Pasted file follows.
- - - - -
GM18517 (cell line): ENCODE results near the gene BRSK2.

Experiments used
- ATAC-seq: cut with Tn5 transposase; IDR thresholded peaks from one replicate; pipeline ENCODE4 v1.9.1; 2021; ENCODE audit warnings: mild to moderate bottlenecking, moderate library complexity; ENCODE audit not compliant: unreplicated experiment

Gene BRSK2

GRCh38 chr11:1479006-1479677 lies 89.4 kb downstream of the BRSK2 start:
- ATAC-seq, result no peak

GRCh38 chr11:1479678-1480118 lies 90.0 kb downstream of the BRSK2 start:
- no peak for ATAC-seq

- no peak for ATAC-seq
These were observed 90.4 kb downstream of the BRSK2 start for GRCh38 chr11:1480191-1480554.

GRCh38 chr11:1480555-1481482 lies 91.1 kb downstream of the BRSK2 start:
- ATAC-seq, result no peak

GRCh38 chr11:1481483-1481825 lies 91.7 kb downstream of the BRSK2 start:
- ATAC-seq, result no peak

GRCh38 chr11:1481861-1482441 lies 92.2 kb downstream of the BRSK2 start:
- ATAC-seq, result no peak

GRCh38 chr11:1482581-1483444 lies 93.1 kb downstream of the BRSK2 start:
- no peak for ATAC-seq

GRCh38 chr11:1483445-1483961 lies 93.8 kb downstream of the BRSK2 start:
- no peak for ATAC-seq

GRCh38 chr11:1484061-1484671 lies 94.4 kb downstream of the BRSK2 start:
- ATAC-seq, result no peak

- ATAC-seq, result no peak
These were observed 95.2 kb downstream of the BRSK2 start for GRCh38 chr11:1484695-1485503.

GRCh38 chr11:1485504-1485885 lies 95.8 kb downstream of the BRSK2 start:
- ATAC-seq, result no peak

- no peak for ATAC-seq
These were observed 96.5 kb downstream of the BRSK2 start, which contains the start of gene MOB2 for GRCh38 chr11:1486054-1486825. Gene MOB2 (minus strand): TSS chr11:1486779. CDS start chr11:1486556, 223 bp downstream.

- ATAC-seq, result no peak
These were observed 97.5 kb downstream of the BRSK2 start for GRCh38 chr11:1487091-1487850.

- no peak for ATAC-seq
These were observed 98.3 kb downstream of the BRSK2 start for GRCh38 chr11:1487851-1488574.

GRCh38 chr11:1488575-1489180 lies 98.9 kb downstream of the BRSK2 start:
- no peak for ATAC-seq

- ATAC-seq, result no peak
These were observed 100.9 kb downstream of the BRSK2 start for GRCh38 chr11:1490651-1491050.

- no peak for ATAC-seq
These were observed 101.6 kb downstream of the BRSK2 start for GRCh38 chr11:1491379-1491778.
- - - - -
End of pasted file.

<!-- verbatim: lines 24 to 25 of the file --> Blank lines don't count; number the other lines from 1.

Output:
These were observed 95.2 kb downstream of the BRSK2 start for GRCh38 chr11:1484695-1485503.

GRCh38 chr11:1485504-1485885 lies 95.8 kb downstream of the BRSK2 start: